When we think of the Berlioz Requiem, it is usually the spectacular parts that dominate our memory. The four brass bands, quadraphonically placed, that simulate the last trumpet and usher in the "Tuba mirum," an evocation of the resurrection of the dead and the last judgment on a scale to rival Michelangelo.

The sound of strong men sobbing in the first vocal entry of the "Requiem aeternam." The exultant leap of sound in the "Rex tremendae." The massive battery of tympani, like distant thunder, that hold dialogue with the voices and punctuate the words in the "Lacrymosa."

But these are a relatively small part of the composition lasting nearly an hour and a half, into which Berlioz pours not only the terror and sorrow but the hushed, religious awe and the curious consolation of romanticism's preoccupation with the mystery of death.

Concentrate too much on the sheer size and muscle of the Requiem - in memory, in discussion or in interpretation - and you seriously damage its subtle, endlessly varied, precisely expressive texture. It is the mistake conductors are most likely to make, but it was superbly avoided last night at the Kennedy Center by Daniel Barenboim conducting the Orchestre de Paris and its amazing chorus.

The muscle was there abundantly when it was needed - not only in the brass of the "Tuba mirum" but in the low male voices that managed to come in without anticlimax after that spectacular introduction, and in the full chorus and orchestra again and again.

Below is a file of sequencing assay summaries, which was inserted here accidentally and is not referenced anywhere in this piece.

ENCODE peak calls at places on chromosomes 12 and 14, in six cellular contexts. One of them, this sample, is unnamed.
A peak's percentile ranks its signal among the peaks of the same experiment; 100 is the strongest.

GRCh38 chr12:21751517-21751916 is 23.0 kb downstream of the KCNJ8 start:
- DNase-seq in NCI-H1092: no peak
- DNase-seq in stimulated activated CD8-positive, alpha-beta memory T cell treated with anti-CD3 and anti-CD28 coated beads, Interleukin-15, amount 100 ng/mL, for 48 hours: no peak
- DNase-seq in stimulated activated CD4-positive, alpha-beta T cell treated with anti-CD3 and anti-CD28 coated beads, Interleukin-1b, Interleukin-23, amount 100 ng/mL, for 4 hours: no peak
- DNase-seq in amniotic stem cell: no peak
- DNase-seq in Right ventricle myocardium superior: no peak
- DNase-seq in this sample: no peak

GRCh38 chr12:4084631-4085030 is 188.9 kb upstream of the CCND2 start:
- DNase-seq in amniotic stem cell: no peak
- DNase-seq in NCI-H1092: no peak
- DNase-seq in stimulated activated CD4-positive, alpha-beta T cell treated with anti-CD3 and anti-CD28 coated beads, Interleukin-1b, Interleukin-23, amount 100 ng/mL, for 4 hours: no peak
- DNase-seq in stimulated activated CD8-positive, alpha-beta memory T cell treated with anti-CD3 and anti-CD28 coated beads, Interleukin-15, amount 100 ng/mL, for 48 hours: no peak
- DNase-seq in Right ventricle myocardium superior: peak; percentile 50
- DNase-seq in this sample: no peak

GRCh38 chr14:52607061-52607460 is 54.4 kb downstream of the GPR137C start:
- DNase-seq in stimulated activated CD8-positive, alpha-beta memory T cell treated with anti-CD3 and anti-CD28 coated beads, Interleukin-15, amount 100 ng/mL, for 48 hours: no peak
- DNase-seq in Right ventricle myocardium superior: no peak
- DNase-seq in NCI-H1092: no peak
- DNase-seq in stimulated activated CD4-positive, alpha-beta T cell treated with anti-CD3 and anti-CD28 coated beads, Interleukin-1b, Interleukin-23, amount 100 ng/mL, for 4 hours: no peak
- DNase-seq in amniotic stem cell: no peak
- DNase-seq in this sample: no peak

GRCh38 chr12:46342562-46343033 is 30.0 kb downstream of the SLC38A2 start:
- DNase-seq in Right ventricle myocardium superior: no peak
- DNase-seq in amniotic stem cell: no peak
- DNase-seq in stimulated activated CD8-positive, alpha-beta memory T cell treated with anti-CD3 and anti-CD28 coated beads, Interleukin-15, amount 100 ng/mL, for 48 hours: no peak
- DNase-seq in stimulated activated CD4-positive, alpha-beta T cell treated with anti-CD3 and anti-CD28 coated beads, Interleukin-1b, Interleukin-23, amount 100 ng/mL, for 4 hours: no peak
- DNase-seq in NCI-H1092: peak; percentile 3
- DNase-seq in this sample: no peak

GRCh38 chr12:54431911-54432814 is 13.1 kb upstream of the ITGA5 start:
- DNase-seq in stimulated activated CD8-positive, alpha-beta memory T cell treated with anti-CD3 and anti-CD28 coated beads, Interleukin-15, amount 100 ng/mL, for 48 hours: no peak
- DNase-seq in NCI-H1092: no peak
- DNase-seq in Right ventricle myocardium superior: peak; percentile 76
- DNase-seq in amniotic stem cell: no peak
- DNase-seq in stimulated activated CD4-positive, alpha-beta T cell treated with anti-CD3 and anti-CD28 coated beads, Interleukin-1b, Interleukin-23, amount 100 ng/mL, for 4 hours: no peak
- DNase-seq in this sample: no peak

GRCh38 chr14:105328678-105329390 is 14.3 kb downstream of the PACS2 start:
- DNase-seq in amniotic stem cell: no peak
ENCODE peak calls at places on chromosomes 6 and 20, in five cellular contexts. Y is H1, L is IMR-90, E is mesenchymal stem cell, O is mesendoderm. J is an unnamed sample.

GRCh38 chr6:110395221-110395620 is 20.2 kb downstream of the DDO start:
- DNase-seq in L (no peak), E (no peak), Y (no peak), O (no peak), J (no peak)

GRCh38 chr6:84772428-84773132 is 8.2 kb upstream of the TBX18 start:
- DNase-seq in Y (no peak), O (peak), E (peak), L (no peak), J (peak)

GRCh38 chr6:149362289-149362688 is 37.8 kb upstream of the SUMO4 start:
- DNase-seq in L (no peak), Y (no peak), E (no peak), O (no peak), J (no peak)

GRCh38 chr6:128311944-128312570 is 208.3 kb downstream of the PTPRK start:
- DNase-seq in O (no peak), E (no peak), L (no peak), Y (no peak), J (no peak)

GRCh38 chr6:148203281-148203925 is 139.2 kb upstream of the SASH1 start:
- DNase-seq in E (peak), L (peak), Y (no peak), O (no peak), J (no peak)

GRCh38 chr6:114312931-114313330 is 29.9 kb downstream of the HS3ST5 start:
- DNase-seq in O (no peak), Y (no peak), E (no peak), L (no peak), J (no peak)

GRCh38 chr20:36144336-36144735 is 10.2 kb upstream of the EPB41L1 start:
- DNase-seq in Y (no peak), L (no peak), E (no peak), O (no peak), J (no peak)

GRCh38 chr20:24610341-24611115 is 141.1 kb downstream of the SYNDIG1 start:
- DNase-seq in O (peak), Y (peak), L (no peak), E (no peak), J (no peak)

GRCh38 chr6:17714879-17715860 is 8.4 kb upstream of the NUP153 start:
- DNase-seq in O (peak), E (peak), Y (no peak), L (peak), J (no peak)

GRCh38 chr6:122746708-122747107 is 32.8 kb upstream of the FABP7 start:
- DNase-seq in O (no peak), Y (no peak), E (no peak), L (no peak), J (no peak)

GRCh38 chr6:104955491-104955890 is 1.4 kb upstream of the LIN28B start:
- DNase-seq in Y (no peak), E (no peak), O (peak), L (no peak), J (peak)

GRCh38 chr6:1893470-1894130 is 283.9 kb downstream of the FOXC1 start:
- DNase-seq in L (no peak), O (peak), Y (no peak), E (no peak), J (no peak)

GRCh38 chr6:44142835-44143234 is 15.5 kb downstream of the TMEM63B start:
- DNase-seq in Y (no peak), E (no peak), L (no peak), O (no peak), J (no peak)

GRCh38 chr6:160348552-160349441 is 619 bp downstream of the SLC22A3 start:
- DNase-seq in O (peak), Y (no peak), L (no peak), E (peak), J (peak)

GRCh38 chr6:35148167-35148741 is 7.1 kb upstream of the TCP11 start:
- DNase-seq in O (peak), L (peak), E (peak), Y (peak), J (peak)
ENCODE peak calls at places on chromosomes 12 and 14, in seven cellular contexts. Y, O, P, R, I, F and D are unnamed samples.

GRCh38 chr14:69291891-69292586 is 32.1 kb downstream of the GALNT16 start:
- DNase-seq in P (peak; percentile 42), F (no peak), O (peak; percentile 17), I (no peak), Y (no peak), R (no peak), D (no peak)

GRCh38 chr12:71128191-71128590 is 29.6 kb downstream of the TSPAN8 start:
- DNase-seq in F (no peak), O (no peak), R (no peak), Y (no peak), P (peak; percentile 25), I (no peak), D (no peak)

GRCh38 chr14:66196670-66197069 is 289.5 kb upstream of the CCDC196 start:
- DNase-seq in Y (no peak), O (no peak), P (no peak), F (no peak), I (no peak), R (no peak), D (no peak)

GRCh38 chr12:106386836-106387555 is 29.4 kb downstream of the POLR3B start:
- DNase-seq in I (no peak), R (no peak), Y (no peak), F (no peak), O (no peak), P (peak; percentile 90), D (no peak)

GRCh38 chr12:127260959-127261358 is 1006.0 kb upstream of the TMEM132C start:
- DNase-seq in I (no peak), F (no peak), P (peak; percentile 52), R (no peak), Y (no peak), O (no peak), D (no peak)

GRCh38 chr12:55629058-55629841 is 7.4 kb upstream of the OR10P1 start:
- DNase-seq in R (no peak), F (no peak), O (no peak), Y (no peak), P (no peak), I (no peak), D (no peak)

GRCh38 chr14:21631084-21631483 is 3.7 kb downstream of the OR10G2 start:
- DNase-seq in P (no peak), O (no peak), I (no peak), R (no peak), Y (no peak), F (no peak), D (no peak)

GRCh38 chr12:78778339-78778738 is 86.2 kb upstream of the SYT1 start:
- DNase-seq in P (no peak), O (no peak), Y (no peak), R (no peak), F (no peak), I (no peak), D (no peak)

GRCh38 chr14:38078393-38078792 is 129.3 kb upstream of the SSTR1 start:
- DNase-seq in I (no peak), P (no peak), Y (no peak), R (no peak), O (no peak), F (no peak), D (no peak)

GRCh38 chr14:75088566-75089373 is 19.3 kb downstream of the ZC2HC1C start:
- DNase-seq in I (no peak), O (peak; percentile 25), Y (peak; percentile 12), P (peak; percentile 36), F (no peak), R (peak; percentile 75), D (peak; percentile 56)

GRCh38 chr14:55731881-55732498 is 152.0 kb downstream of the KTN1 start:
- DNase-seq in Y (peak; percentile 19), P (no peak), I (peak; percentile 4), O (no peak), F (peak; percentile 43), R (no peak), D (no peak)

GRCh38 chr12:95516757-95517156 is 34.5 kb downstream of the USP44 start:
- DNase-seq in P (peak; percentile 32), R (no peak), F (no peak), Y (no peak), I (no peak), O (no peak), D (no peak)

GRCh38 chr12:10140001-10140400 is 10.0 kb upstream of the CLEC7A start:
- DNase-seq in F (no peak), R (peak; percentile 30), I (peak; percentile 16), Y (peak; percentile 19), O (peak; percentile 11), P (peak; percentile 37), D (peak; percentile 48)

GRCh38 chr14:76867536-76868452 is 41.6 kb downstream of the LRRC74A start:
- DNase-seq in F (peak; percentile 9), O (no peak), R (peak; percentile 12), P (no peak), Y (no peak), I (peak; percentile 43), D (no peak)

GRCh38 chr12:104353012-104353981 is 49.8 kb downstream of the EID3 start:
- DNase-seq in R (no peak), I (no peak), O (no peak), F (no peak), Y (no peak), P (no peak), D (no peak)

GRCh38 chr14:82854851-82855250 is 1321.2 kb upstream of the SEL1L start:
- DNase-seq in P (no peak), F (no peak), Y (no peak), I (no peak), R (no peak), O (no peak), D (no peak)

But there was even more art, more musicianship, in the tenors' subtle handling of the "Quid sum miser," following perfectly the composer's instructions to convey "a feeling of humility" - always difficult for tenors. And in the contrasts of staccato and legato in the "Kyrie," a strikingly succinct and effective setting of that ancient plea for divine mercy.

Flaws were few and slight: one tentative choral entry in the "Hostias"; a bit too much vibrato in the voice of Stuart Burrows, who sang the work's only solo with exemplary tone and phrasing. The prolonged standing ovation at the end was one of the most richly deserved in the history of the Kennedy Center.